Q. I discovered this photo of Shirley Temple when we took the back off of a framed picture we bought at a Tri-Cities yard sale recently. The image we could see was an ad for baby food. On the back of the Shirley Temple photo is information about the film Dimples, which was scheduled to play at the Liberty Theater. Did we find a treasure? — Vonnie in Kennewick
A. In its way, this certainly is a treasure. Anything connected with Pasco’s old Liberty Theater is of interest to local historians and a Shirley Temple photo has collector value in and of itself.
Before we get to market valuation, here’s a bit of background on the now-destroyed Pasco theater and the 1936 film Dimples.
The Franklin County Historical Society — which was of tremendous assistance in researching the theater — says the Liberty (originally called The Cord) opened about the time of World War I. It operated for many years as a multipurpose facility. The Liberty later spent time as a porn movie house and many years as an abandoned building downtown. It was destroyed by fire as a remodeling project neared completion in 2013.
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In its time, the Liberty was a combination movie theater, vaudeville house, dance hall and community center.
Until World War II and the Hanford Project, Pasco was the largest, most vibrant and unarguably the key urban center of what would come to be called the Tri-Cites. In 1940, Pasco’s population was almost 4,000. Kennewick had 1,900 residents and Richland was little more than a wide spot in the road, with 247 townsfolk.
In a comprehensive 1985 article in the newsletter of the Franklin County Historical Society, author Sarah LeCompte (the society’s first museum director) noted that the Liberty was “a center of social life for Pasco citizens.”
From its earliest days, the Liberty featured movies that changed daily, along with a variety of entertainers, school plays, recitals, graduation ceremonies and benefit shows.
The Liberty had an unfinished basement when it opened, but it only a few years later — in fall 1925 — the basement space was transformed into The Bungalow — a combination dance hall and auditorium.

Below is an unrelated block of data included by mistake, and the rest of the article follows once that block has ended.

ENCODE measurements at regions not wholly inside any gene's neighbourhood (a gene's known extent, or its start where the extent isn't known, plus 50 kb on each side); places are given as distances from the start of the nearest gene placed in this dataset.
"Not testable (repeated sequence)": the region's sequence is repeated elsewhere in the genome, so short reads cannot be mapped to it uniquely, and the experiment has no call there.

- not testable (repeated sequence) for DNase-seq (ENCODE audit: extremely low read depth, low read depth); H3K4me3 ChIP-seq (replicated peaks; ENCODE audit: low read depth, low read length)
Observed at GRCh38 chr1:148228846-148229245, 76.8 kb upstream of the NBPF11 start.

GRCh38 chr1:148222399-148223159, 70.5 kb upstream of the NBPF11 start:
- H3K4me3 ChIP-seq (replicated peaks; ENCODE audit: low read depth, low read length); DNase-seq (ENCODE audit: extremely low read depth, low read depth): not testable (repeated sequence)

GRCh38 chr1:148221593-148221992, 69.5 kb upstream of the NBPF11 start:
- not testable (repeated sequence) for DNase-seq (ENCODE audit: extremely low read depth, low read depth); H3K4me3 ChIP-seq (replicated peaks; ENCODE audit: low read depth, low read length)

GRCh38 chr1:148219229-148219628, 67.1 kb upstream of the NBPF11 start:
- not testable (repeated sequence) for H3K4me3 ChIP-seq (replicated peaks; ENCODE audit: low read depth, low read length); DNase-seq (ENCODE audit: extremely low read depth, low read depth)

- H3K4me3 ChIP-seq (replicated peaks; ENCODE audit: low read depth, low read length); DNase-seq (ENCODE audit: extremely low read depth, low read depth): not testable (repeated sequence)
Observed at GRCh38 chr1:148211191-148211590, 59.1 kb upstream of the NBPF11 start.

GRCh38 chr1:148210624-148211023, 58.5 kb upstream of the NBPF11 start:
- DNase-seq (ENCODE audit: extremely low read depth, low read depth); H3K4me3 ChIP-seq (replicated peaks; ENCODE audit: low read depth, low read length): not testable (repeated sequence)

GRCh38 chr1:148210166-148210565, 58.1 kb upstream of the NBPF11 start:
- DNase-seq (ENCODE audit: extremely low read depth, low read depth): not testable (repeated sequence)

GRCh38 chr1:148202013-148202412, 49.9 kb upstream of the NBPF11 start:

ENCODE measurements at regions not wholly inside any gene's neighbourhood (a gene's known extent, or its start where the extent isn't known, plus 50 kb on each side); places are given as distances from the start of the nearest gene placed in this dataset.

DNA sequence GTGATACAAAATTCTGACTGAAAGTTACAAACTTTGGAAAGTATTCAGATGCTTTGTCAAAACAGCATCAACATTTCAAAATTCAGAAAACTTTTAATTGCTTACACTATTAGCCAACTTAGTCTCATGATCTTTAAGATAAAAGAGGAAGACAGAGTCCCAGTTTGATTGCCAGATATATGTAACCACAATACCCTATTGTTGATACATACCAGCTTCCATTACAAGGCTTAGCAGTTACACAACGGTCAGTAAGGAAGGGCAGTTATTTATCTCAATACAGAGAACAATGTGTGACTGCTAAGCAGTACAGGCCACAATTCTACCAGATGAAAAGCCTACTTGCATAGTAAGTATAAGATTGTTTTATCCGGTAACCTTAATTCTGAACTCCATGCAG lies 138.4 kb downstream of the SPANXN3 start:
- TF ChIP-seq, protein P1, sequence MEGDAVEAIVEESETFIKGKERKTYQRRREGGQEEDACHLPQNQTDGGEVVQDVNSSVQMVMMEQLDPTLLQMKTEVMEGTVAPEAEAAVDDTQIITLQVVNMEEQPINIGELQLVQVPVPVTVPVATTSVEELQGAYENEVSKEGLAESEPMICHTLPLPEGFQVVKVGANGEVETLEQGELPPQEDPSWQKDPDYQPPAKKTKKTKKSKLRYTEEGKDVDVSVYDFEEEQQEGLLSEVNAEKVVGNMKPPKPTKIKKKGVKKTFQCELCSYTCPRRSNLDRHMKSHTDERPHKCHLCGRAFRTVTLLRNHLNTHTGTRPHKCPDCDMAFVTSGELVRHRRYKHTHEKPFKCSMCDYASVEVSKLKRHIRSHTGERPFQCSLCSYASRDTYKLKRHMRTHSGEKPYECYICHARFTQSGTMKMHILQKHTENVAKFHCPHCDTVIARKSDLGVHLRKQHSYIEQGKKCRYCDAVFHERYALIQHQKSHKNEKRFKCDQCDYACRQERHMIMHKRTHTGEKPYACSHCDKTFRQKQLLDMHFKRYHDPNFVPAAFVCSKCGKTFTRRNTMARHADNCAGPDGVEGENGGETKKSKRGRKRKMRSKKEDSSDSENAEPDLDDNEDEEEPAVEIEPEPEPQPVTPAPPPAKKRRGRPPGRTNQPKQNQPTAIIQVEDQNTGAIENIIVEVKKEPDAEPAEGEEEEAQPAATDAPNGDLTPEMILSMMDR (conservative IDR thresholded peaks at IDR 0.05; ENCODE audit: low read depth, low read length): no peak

The Bungalow featured its own separate entrance and was advertised as having “the finest dance floor in eastern Washington.” Bands like The Kings of Syncopation and the Idaho Strollers kept folks flocking to the hall — which featured a maple floor with a “springy” quality — to dance the then-popular Charleston and Black Bottom.
You can read LeCompte’s complete article on the museum’s website: http://franklincountyhistorical society.org
And throughout its heyday, the Liberty certainly screened first-run movies like Dimples.
The dates on this poster’s back promote the film’s local screening in 1936, and its Pasco debut was just nine days after the movie had its national release.
Dimples, starring Shirley and Frank Morgan (the Wizard of Oz’s wizard), also featured the black star Stephin Fetchit and a young John Carradine.
Shirley was a mega-star by the time Dimples came out. She had won the Oscar as a juvenile actor the previous year, and this film was the 20th of her career. She was 8 years old.
The signature is a reproduction, so this isn’t a Shirley Temple-signed item. She was often photographed for promotional purposes with dogs and puppies, which she adored. We have not seen this particular image, so it may be unusual and that would add some to the value.
As an 8-by-10-inch color photograph, it would be fairly priced in the $15 to $30 range. The added information on the back makes it an item of local interest and ties it to a specific film. Those connections probably add another 50 percent to the value.
Terry K. Maurer, Tri–Cities personal property appraiser, is a senior member of the Certified Appraisers Guild of America. For possible use in a future column, direct questions on your antiques and collectibles to What's It Worth? by email to email@example.com.